Faiz Ahmed Faiz was one of the few people who became legends in their own lifetime. Although it is increasingly difficult to probe into the causes of his widespread popularity, one can say for sure that the creative element in his personality was of a nature exclusive in its own right.
There are some who attribute Faiz’s fame to his political, progressive learnings and also to his imprisonment and trial of the, so called, Rawalpindi Conspiracy case. This is nothing but hearsay. Fortunately, I have had the opportunity to meet Faiz more than once, at literary gatherings and in the loneliness of his Karachi residence. He was a very conscious and an extremely well-read man, who despite his preoccupations and creative activities, was never forgetful or careless.
Faiz was undoubtedly a trendsetter in his own right who gave birth to a new style of Urdu poetry through his intellectual pursuits. He himself states:
Hum ne jo tarz-e-fughan ki hai qafas mein ejaad,
Faiz gulshan mein wohi tarz-e-bayaan thehri hai!
(The style of expressing sorrows that we invented in prison,
Has become the poetic style of the day!)
During my several meetings with him, not once did I see Faiz dismayed. Despite the odds and vicissitudes of his life, he remained an ardent poet, committed to his ideology and values. I recollect only one occasion when he lost his temper. During the years of the language issue, I remember him saying to a large gathering, “We want to make Urdu the language of the entire Pakistan and you want to confine it to Lalukhet?”
The separation of East Pakistan had a profound impact on him. One day, after a long gap, I went to see him and he handed me a poem that he had penned. It began with the following lines:
Sajay to kese sajay qatl-e-aam ka mela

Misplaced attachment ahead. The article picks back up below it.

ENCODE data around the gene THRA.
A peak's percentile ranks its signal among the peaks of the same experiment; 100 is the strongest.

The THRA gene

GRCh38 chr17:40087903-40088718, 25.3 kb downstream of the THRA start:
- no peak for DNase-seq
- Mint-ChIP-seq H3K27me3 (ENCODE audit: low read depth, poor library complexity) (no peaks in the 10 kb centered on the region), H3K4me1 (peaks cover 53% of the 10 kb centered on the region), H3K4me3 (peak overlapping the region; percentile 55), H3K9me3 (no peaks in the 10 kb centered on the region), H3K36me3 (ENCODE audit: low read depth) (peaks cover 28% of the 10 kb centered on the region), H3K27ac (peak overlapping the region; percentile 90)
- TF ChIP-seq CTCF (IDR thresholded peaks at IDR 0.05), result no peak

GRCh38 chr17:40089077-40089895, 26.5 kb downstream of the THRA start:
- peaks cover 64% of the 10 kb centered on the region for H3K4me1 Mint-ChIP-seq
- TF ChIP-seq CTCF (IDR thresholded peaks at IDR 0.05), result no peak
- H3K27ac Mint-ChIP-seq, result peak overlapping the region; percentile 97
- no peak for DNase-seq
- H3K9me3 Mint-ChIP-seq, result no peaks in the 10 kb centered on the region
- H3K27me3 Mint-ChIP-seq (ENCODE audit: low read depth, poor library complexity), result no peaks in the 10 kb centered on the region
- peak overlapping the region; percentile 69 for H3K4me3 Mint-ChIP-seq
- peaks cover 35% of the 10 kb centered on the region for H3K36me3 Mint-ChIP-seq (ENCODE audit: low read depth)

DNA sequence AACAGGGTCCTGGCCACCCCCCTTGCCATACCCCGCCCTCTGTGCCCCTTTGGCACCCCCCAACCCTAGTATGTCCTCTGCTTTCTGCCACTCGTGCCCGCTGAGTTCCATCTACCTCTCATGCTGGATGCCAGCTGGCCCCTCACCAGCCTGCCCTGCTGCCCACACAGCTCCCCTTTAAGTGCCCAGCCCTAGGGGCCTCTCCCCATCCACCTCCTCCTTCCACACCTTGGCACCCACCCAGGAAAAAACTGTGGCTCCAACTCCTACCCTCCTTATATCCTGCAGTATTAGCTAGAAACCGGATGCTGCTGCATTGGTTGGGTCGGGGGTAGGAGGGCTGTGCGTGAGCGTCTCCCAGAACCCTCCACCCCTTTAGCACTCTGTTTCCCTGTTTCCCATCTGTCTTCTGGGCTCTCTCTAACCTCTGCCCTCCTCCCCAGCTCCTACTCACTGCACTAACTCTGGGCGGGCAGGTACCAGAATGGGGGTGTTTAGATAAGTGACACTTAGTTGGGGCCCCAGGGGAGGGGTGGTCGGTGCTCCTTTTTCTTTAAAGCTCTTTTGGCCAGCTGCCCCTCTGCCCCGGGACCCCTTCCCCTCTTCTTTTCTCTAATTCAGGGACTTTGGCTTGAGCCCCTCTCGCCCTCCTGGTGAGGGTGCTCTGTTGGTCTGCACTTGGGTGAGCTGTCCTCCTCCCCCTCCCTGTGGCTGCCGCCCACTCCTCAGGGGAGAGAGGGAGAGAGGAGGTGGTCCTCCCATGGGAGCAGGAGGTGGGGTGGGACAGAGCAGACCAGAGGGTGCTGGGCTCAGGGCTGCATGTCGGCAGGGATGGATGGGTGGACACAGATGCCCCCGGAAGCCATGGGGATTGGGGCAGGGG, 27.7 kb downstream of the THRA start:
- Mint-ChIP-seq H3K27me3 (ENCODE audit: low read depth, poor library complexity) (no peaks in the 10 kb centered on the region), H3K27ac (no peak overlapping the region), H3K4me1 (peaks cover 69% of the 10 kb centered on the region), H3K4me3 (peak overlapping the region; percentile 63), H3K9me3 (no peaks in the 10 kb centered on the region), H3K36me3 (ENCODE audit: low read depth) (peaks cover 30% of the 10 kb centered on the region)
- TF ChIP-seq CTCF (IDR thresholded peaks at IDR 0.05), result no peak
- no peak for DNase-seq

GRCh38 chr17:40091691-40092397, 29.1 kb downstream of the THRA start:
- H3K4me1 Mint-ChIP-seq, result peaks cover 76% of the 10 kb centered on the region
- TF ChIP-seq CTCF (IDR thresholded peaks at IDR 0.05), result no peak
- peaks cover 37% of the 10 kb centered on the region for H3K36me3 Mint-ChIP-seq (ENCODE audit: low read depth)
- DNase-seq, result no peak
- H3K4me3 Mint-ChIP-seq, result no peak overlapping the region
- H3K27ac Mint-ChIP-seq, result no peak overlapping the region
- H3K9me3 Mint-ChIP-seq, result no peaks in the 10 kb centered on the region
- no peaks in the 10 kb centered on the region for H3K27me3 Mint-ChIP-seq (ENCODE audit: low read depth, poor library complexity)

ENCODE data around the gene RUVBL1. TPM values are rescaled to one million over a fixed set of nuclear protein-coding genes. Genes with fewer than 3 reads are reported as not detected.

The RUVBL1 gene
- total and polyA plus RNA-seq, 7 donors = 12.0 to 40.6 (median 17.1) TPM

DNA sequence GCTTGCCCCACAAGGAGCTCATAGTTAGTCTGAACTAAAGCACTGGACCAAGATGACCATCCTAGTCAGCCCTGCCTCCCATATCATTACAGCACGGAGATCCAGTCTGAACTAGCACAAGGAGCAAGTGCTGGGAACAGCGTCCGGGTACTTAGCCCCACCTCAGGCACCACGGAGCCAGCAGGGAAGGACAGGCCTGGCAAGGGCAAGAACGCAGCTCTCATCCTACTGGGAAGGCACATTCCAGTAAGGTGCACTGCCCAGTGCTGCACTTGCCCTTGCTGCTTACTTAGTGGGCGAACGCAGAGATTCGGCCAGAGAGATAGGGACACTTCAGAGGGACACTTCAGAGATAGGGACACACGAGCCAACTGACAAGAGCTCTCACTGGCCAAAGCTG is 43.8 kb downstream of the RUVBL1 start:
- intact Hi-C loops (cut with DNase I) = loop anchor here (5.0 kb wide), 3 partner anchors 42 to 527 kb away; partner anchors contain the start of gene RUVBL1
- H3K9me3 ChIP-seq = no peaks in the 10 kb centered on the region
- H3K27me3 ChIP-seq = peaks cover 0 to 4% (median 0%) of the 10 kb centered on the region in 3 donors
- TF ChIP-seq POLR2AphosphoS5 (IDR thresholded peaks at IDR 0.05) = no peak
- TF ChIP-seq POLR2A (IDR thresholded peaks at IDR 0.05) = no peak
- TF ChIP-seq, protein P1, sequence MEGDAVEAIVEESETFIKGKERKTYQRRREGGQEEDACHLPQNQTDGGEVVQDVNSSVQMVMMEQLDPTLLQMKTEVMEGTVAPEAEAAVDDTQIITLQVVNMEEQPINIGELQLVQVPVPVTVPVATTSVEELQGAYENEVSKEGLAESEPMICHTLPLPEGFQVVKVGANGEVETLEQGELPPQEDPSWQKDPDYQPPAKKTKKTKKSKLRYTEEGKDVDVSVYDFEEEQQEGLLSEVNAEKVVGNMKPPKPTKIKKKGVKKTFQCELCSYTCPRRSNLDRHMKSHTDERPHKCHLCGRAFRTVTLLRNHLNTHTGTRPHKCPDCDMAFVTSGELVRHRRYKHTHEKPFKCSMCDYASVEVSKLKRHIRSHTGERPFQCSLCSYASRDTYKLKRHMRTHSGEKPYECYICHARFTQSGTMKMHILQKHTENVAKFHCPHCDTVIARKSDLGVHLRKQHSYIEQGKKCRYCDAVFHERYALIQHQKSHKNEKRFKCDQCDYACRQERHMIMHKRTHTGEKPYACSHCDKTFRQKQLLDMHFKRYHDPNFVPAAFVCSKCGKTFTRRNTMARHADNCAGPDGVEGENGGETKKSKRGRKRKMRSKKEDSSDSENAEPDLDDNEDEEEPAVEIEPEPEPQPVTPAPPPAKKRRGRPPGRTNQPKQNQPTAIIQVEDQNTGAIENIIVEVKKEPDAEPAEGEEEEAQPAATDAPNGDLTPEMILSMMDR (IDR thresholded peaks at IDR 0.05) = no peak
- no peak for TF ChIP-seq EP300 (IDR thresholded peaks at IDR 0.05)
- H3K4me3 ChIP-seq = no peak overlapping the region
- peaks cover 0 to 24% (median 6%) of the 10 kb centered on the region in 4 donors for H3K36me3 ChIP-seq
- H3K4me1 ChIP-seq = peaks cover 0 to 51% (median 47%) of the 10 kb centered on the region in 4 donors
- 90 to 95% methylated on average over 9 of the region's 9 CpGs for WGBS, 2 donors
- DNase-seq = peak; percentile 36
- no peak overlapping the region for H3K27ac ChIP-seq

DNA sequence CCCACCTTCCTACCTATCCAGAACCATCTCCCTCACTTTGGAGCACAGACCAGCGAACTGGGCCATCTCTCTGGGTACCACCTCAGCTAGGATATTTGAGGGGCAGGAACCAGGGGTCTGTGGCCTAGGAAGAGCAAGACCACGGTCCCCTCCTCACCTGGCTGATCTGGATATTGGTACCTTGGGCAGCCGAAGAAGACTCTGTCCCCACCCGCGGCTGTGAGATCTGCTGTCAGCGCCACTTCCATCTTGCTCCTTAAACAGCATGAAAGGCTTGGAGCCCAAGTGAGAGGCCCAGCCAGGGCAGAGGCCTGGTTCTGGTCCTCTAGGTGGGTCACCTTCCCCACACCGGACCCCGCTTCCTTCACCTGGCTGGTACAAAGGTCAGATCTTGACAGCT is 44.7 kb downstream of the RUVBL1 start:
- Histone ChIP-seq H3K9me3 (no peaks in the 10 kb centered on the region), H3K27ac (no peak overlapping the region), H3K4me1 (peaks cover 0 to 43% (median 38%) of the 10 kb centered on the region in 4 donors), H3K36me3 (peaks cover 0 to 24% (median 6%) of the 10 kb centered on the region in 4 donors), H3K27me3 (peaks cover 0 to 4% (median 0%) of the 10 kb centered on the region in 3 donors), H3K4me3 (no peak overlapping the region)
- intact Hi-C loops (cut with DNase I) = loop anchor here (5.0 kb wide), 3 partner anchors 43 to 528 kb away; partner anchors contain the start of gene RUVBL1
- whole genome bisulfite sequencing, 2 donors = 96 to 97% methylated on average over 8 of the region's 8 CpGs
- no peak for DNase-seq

Kisey lubhayega mere lahu ka vaavela
Certain elements in Karachi at that time were forcing Faiz to return the Lenin Peace Prize and protest to the Soviet Union since they believed the Russian administration was involved in the 1971 war. Faiz mooted the issue with clarity of thought at a large gathering at Theosophical Hall and refused to surrender the prize, saying it was not given by any individual and carried the title of peace.
His time in Beirut was devoted to the Palestinian cause and was also, incidentally, the spring season of his poetic pursuits. He wrote a large number of his poems, included in Sar-e-Wadi-e-Sina and Meray Dil, Meray Musafir, in the Lebanese capital. While in Beirut, Faiz edited Lotus magazine, which carried numerous of his poetic writings and remarkable editorials.
Once Mirza Zafarul Hasan, the secretary of Idara-e-Yadgar-e-Ghalib, and I suggested to Faiz to translate into Urdu the letters he wrote to his wife Alys during his days behind bars. He gave in to our demands and every Sunday morning, both of us would visit Faiz and go through the translation drafts that he had inked. The collection was printed under the title Saleebain Mere Dareeche Main.
Faiz was well-acquainted with the problems of his people and issues of global importance. His poetry, with a subtle aesthetic touch, mirrored human issues, the quest for peace and a sense of values. Apart from being loved by literary circles, he is extremely popular among those associated with performing arts. It is awe-inspiring to see that events were put together in around 140 cities of the world to pay tribute to Faiz’s poetry of commitment at the occasion of centenary.
It appears as if, like his lifetime, he is still present among us, his towering personality dominating everything. There is a couplet that he composed during the last phase of his life that moves me every time I read it:
Johri band kiye dete hen bazaar-e-sukhan,
Hum kahan bechne almaas-o-gohar jaen ge?
(Jewellers are closing down the shops of discourse,
Where will we go sell our rubies and diamonds?)
The writer is a noted critic and scholar of Urdu literature. He is a former chairperson of the Karachi University Urdu department
Published in The Express Tribune, November 15th, 2015.